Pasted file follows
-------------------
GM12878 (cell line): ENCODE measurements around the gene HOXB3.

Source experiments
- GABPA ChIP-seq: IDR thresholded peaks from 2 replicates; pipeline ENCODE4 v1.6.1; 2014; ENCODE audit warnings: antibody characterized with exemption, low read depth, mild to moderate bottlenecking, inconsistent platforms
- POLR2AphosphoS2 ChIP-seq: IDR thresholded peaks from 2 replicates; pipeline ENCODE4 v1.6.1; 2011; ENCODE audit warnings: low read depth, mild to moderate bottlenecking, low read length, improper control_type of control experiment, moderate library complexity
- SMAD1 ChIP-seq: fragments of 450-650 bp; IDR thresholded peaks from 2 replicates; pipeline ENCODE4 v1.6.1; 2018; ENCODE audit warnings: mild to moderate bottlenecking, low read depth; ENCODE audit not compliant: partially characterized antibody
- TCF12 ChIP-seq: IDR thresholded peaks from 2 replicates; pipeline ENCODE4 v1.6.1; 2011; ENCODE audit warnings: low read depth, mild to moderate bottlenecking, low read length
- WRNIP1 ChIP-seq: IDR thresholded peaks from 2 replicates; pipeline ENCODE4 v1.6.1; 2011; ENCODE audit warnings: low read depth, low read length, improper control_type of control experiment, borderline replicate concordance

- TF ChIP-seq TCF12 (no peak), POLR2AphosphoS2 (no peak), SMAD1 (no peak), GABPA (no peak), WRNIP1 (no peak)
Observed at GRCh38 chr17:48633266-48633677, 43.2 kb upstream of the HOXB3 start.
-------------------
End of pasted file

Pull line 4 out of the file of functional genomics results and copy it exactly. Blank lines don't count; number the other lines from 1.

- POLR2AphosphoS2 ChIP-seq: IDR thresholded peaks from 2 replicates; pipeline ENCODE4 v1.6.1; 2011; ENCODE audit warnings: low read depth, mild to moderate bottlenecking, low read length, improper control_type of control experiment, moderate library complexity